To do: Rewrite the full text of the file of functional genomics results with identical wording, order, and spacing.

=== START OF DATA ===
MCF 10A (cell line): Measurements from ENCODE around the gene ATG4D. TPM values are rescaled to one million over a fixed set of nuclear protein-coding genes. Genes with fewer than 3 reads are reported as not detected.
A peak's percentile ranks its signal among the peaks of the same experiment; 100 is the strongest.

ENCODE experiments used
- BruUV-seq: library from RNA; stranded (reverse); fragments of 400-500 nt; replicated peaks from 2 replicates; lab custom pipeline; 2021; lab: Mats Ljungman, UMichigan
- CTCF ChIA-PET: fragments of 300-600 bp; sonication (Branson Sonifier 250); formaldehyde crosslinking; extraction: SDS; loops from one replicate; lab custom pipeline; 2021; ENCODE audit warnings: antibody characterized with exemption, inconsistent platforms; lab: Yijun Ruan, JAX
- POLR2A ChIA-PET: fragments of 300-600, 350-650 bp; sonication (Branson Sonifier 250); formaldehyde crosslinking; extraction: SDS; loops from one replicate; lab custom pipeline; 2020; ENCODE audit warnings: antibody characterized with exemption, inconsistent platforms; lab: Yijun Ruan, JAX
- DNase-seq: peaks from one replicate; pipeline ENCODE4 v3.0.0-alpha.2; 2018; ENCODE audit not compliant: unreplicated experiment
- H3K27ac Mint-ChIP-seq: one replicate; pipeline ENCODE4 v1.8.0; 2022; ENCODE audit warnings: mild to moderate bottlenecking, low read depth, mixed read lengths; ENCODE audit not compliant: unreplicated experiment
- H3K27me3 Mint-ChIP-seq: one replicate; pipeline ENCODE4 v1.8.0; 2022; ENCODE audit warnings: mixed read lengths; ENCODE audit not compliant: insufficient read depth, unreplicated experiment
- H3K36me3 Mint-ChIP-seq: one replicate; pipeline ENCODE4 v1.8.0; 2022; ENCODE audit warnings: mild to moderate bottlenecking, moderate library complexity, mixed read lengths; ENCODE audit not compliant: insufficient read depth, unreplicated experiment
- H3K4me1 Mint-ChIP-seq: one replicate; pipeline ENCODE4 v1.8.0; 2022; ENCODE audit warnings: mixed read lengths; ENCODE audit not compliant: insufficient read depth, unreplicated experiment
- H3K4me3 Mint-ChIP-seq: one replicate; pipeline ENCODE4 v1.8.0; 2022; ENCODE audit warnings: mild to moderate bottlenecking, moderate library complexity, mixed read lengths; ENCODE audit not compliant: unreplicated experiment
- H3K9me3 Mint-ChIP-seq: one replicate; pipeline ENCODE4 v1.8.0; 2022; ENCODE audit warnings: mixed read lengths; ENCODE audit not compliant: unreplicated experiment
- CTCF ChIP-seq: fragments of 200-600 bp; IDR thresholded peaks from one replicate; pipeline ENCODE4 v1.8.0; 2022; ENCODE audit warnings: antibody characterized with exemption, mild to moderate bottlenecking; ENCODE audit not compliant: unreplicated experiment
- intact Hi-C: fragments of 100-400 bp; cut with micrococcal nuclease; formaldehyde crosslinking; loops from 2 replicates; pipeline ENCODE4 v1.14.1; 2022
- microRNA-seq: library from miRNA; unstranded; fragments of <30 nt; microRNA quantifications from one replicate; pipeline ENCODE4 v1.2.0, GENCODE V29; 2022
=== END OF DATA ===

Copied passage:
MCF 10A (cell line): Measurements from ENCODE around the gene ATG4D. TPM values are rescaled to one million over a fixed set of nuclear protein-coding genes. Genes with fewer than 3 reads are reported as not detected.
A peak's percentile ranks its signal among the peaks of the same experiment; 100 is the strongest.

ENCODE experiments used
- BruUV-seq: library from RNA; stranded (reverse); fragments of 400-500 nt; replicated peaks from 2 replicates; lab custom pipeline; 2021; lab: Mats Ljungman, UMichigan
- CTCF ChIA-PET: fragments of 300-600 bp; sonication (Branson Sonifier 250); formaldehyde crosslinking; extraction: SDS; loops from one replicate; lab custom pipeline; 2021; ENCODE audit warnings: antibody characterized with exemption, inconsistent platforms; lab: Yijun Ruan, JAX
- POLR2A ChIA-PET: fragments of 300-600, 350-650 bp; sonication (Branson Sonifier 250); formaldehyde crosslinking; extraction: SDS; loops from one replicate; lab custom pipeline; 2020; ENCODE audit warnings: antibody characterized with exemption, inconsistent platforms; lab: Yijun Ruan, JAX
- DNase-seq: peaks from one replicate; pipeline ENCODE4 v3.0.0-alpha.2; 2018; ENCODE audit not compliant: unreplicated experiment
- H3K27ac Mint-ChIP-seq: one replicate; pipeline ENCODE4 v1.8.0; 2022; ENCODE audit warnings: mild to moderate bottlenecking, low read depth, mixed read lengths; ENCODE audit not compliant: unreplicated experiment
- H3K27me3 Mint-ChIP-seq: one replicate; pipeline ENCODE4 v1.8.0; 2022; ENCODE audit warnings: mixed read lengths; ENCODE audit not compliant: insufficient read depth, unreplicated experiment
- H3K36me3 Mint-ChIP-seq: one replicate; pipeline ENCODE4 v1.8.0; 2022; ENCODE audit warnings: mild to moderate bottlenecking, moderate library complexity, mixed read lengths; ENCODE audit not compliant: insufficient read depth, unreplicated experiment
- H3K4me1 Mint-ChIP-seq: one replicate; pipeline ENCODE4 v1.8.0; 2022; ENCODE audit warnings: mixed read lengths; ENCODE audit not compliant: insufficient read depth, unreplicated experiment
- H3K4me3 Mint-ChIP-seq: one replicate; pipeline ENCODE4 v1.8.0; 2022; ENCODE audit warnings: mild to moderate bottlenecking, moderate library complexity, mixed read lengths; ENCODE audit not compliant: unreplicated experiment
- H3K9me3 Mint-ChIP-seq: one replicate; pipeline ENCODE4 v1.8.0; 2022; ENCODE audit warnings: mixed read lengths; ENCODE audit not compliant: unreplicated experiment
- CTCF ChIP-seq: fragments of 200-600 bp; IDR thresholded peaks from one replicate; pipeline ENCODE4 v1.8.0; 2022; ENCODE audit warnings: antibody characterized with exemption, mild to moderate bottlenecking; ENCODE audit not compliant: unreplicated experiment
- intact Hi-C: fragments of 100-400 bp; cut with micrococcal nuclease; formaldehyde crosslinking; loops from 2 replicates; pipeline ENCODE4 v1.14.1; 2022
- microRNA-seq: library from miRNA; unstranded; fragments of <30 nt; microRNA quantifications from one replicate; pipeline ENCODE4 v1.2.0, GENCODE V29; 2022